Not long ago, a mentor of mine and I were talking about the life of the church. I can’t remember how this came up, but he said a mentor of his told him that he was trained to make people comfortable – that that was the job of the church. To make/keep people comfortable.
This is our inheritance: a church that exists to make people comfortable.
This is not the point of the Christian faith, at least not for those of us who are relatively comfortable. Y'all know, when we get too comfortable, we fall asleep. Christ clearly commands us to stay awake.
Jesus didn’t come so everyone could be comfortable. Jesus came so that we might have life, and have it abundantly. To have abundant life – particularly abundant life for ALL – we must be willing to be uncomfortable. We must be willing to let the light of Christ shine into the depths of our soul, forcing us to look at parts of ourselves that are, well, ugly, so that we can deal with them. Abundant life requires we work on our own shit, sometimes spending time really dwelling in it before we can understand it and work to rid ourselves of it.
This puts those of us who work in the church in a precarious place. We have people sitting in our pews who desperately need transformation, who need to have their dirt brought to light so they might be able to examine it, who need to be confronted about their privilege in this world and yet, all too often what they want is an encouraging word, a pat on the head, a wafer and some wine (and I know in some places, they don’t even want that too often) and to be sent on their way to be the same people they were last week. The work of transformation, the path to abundant life requires deep digging, it requires work and pain and self realization and too many people have been told implicitly or explicitly this isn’t the work of the church. So, when leaders take the opportunity to do something that might make people uncomfortable in the name of repentance, we get an earful. We get threats. We get people telling us they will stop giving, stop volunteering, stop coming at all. It’s hard to know what to do.
For many of us, we get an hour or two a week with our people. This isn’t a lot of time. And, when they come, we give them the much same thing they get every week, more or less; the familiar liturgy like a salve for a weary soul. We spend a lot of time trying to figure out if there might be ways within this hour or two to poke our people out of their comfort, to create an opening through which the Holy Spirit might be able to shake and disturb people into discomfort, bringing about transformation. What can we say in our sermons, and how can we say it in a way that people won’t turn off their ears? Are there ways we might be able to use the liturgy this week to address something happening in our community or in our world (and, y’all know, there are like 5 awful things to address every week on the national stage alone)?
This is why we have created the Disrupt Modern Worship Project. We both come from liturgical traditions and appreciate the beauty of the ritual, the timelessness of using words we have used for generations, and the way our rites tie us to Christians throughout time and space. But we also know that, all too often, these rites and rituals can become rote. As a Lutheran who was raised on setting two of the Lutheran Book of Worship, I really don’t need to think about my sins to recite the order of confession and forgiveness. Even before I was a pastor, I could recite all of setting two without thinking or feeling any of it. The occasional new confession, litany, creed, or song can go a long way to shake people out of their faithful slumber. The confession that names things people actually do, the litany from scripture that calls us out on our behavior, the song that deals with the complications of life – these things can all have a deep impact on the people in our pews.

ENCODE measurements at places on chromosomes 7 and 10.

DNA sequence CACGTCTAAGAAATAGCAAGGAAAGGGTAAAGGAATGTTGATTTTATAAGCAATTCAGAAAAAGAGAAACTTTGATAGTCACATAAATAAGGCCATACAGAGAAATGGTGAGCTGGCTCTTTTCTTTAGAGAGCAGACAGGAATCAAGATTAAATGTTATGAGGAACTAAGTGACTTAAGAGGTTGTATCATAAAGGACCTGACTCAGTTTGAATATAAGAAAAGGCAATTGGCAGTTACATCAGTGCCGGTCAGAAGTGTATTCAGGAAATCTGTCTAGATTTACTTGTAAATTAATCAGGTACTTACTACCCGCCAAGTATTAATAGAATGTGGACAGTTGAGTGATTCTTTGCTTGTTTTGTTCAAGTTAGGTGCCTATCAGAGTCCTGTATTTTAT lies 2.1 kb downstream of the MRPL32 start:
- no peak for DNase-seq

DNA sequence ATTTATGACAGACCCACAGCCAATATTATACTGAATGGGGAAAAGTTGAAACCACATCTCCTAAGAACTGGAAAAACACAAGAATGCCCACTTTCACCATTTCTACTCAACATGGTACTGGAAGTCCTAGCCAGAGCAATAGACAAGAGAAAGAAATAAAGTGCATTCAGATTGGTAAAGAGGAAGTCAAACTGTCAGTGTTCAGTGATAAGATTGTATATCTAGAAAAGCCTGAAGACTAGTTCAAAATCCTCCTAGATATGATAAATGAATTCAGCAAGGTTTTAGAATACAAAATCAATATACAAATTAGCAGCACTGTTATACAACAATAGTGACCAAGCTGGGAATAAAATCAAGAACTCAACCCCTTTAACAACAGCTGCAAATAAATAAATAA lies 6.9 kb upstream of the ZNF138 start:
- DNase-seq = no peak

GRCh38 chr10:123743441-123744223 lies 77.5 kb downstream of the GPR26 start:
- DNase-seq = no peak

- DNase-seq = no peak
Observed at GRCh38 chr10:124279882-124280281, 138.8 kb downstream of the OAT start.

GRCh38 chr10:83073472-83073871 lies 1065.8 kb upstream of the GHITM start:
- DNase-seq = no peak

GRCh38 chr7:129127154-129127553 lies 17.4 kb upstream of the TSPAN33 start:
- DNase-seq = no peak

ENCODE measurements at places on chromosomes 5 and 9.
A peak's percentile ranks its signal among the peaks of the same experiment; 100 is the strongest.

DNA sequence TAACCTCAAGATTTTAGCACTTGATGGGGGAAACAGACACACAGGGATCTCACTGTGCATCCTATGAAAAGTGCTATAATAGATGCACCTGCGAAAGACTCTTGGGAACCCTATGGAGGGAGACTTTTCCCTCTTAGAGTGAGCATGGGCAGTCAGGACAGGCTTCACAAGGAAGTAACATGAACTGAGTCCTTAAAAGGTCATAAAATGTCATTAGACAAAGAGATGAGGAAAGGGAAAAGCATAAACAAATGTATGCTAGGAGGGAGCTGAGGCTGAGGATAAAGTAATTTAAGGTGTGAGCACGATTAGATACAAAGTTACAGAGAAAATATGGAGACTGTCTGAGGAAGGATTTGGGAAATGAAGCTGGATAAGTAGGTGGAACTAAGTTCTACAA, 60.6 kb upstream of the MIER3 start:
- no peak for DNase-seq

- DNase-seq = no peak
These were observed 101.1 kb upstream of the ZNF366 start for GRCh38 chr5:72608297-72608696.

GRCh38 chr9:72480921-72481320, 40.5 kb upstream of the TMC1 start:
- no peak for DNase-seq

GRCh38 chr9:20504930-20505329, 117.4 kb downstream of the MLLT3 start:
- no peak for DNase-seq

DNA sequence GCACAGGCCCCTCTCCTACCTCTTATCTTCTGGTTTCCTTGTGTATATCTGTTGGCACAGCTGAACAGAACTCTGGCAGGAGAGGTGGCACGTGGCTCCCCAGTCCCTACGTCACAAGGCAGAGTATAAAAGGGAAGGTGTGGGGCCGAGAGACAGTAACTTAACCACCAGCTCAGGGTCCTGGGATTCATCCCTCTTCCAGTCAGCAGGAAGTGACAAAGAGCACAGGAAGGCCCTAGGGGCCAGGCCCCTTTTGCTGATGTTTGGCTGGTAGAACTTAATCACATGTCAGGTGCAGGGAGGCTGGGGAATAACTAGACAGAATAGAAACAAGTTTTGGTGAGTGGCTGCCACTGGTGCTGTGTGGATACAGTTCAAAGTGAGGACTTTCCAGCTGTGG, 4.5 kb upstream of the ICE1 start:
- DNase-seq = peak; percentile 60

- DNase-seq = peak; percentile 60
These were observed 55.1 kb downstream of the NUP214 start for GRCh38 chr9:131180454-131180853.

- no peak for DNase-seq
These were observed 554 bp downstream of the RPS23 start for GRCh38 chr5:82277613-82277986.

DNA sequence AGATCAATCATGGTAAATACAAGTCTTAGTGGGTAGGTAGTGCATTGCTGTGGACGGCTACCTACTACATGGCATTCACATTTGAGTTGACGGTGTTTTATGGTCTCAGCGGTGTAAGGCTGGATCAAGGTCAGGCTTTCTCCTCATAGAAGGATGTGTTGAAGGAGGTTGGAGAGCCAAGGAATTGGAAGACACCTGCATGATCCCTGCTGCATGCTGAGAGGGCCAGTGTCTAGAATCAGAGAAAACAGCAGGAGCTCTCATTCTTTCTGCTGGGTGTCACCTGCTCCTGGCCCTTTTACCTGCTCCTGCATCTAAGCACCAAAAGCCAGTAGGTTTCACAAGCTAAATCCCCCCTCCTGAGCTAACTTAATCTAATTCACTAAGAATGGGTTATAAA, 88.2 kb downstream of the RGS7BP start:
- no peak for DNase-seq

Another way to disrupt worship is to provide preachers access to the kinds of people we may not encounter every day (many of us have super homogeneous communities) and people whose voices are all to often not lifted up and spread around in the church – voices of people of color, women, members of the LGBTQ+ community, lay people, people with disabilities and other people who are generally not called upon to write for publications or don’t have enough of a platform to get their thoughts out into the world.
Each season will have a theme, music and liturgical elements to use for the season or for a day that point towards the theme. Each week we will have commentaries for the Revised Common Lectionary and Narrative Lectionary readings written by a variety of church leaders, and if inspiration strikes or there is a holiday we might have a litany, a different confession, or some other liturgical element as well as music suggestions. As we grow, we will look to providing visual art, children’s bulletin illustrations, and original music as well.
We also recognize that there are events in modern life for which the church often doesn’t have words. We are working with people from across the church to provide resources for divorce, miscarriage, infertility, and other life events that would benefit from communal, liturgical rites.
We’re here to help you disrupt worship as little or as much as you want. We are your resources for making holy trouble. We’ve got your back. Let us know what you need. We’re in this journey of making Christ known together.
The blog space is where we'll cover things: why we're using a specific focus during a season, to discuss liturgy, and random things that don't quite fit elsewhere.